A new van was purchased and fitted out with a bed, typing stand, CB and regular AM-FM radio, specially cut mosquito netting, and a fan. The Institute's charge dictated that I'd see the rural South, not too much of the Interstate/urbanized South. Places like Ville Platte, Louisiana; Ink, Arkansas; Ripley, Mississippi; Pickens, South Carolina; and Fincastle, Virginia. The blessings of this constraint came vividly to mind when my path intersected an Interstate cloverleaf in Georgia — typically crammed with service stations, motels and fast food franchises. Over the door of one eatery hung a banner proclaiming "Join the Fun — Eat and Run." All told, I logged nearly 28,000 miles between May and October, 7977.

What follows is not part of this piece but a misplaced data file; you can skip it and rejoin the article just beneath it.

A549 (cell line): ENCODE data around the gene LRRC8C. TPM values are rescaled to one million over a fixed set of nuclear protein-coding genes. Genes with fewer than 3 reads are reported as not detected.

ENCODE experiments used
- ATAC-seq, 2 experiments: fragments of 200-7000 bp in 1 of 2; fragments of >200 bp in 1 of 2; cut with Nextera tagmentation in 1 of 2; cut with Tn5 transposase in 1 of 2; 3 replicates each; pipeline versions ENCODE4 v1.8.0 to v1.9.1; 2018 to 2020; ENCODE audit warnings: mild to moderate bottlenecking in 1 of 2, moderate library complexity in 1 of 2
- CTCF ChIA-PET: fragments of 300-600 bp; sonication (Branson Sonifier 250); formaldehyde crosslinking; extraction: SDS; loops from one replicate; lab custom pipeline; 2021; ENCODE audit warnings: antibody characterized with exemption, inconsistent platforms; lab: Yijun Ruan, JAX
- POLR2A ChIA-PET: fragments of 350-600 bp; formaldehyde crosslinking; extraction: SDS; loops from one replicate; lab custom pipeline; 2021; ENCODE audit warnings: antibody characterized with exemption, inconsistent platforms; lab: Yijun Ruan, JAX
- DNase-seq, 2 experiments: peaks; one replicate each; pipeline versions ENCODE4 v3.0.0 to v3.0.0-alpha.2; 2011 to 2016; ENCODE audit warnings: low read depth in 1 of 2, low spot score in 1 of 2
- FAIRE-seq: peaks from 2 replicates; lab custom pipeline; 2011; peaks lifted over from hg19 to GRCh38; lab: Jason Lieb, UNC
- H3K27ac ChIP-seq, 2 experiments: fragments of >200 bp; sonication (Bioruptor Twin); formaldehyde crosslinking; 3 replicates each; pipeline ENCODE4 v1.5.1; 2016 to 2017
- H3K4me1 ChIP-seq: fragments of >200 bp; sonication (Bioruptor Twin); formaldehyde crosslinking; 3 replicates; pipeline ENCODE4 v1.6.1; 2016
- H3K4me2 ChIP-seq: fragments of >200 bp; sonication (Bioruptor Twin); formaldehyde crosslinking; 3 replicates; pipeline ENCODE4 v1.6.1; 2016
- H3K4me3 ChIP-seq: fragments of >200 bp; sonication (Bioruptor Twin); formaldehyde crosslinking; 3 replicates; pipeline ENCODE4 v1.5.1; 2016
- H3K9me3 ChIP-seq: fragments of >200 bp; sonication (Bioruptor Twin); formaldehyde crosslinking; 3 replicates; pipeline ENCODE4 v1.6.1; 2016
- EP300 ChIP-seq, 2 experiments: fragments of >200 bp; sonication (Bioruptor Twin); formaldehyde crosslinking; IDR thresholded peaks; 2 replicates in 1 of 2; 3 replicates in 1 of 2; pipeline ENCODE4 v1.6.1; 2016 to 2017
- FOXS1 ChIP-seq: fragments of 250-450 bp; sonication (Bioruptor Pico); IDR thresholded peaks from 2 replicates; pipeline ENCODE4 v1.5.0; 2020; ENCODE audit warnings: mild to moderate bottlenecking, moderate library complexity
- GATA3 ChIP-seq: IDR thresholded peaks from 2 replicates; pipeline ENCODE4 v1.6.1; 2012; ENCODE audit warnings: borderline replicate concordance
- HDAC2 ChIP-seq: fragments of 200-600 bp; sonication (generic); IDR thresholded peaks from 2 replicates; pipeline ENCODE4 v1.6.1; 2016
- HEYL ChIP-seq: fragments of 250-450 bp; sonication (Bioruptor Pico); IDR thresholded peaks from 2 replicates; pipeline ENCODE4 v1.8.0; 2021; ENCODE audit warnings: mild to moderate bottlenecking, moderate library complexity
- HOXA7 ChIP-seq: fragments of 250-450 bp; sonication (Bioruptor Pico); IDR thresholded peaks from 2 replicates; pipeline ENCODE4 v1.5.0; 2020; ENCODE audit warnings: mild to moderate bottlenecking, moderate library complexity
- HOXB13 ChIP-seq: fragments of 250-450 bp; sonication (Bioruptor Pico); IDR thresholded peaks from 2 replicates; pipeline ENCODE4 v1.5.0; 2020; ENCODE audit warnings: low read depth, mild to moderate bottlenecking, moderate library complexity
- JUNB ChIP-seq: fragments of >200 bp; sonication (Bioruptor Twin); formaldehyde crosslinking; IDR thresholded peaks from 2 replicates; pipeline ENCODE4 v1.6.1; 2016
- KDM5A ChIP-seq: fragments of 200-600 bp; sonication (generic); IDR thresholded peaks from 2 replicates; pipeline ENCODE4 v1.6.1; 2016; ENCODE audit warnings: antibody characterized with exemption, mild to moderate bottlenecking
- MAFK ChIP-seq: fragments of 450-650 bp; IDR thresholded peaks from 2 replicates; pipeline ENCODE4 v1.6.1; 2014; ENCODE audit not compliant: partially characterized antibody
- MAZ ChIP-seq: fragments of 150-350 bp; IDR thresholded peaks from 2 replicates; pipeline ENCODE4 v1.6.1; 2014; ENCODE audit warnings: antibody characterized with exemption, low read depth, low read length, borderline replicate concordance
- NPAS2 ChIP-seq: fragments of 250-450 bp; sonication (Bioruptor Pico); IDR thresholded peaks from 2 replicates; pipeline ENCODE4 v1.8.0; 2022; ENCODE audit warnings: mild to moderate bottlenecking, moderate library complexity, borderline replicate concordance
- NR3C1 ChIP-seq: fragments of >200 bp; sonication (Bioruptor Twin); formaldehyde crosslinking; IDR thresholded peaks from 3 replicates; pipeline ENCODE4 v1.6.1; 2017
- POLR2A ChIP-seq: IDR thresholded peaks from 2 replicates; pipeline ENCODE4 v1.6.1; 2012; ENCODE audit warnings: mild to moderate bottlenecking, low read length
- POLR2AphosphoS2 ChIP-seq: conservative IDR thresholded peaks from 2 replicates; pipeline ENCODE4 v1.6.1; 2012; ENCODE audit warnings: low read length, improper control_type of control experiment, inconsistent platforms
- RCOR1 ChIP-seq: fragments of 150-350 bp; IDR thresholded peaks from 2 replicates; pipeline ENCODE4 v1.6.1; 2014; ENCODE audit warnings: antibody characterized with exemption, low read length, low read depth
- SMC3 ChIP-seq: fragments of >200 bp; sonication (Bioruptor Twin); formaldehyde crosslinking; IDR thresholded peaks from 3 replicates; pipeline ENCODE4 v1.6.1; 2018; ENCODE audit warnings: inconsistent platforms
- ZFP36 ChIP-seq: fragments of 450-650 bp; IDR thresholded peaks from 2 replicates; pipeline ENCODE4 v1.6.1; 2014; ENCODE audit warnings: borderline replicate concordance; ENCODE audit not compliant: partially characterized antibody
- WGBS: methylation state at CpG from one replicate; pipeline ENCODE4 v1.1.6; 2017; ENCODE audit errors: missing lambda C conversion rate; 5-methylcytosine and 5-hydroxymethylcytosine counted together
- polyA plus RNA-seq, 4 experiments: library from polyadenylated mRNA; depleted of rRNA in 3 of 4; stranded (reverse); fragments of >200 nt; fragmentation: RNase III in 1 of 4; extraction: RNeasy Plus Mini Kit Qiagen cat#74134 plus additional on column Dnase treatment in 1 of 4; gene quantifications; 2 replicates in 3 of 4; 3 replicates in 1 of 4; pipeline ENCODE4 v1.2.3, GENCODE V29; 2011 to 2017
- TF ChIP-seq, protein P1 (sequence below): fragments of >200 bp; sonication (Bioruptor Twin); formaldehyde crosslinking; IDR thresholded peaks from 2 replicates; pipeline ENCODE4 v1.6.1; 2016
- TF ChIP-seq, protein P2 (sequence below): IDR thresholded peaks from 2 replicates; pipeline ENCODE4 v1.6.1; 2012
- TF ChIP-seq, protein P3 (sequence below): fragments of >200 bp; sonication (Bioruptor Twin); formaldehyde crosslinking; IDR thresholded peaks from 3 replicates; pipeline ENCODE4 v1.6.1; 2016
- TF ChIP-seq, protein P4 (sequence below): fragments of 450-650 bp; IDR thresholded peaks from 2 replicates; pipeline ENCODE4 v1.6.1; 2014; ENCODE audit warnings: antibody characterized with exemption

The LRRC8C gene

I kept an eye out for the little things. Graffiti, for example. In the rest room of a Charlottesville, Virginia, vegetarian restaurant I found: "Mother made me a homosexual." Below, in another's writing, "Fantastic! If I bought her the yarn, would she make me one?" Or signs, like one on a New Orleans building: Straight Business College. And listened for larger themes, not at all certain I could hear them — but knowing that these, too, were a Southern tradition going back at least to the days of Fannie Kemble's Journal of a Residence on a Georgia Plantation in 1838-1839, the powerful attack on slavery, and William Byrd 's History of the Dividing Line Betwixt Virginia and North Carolina, the travel log some assert first described "the good ol' boy."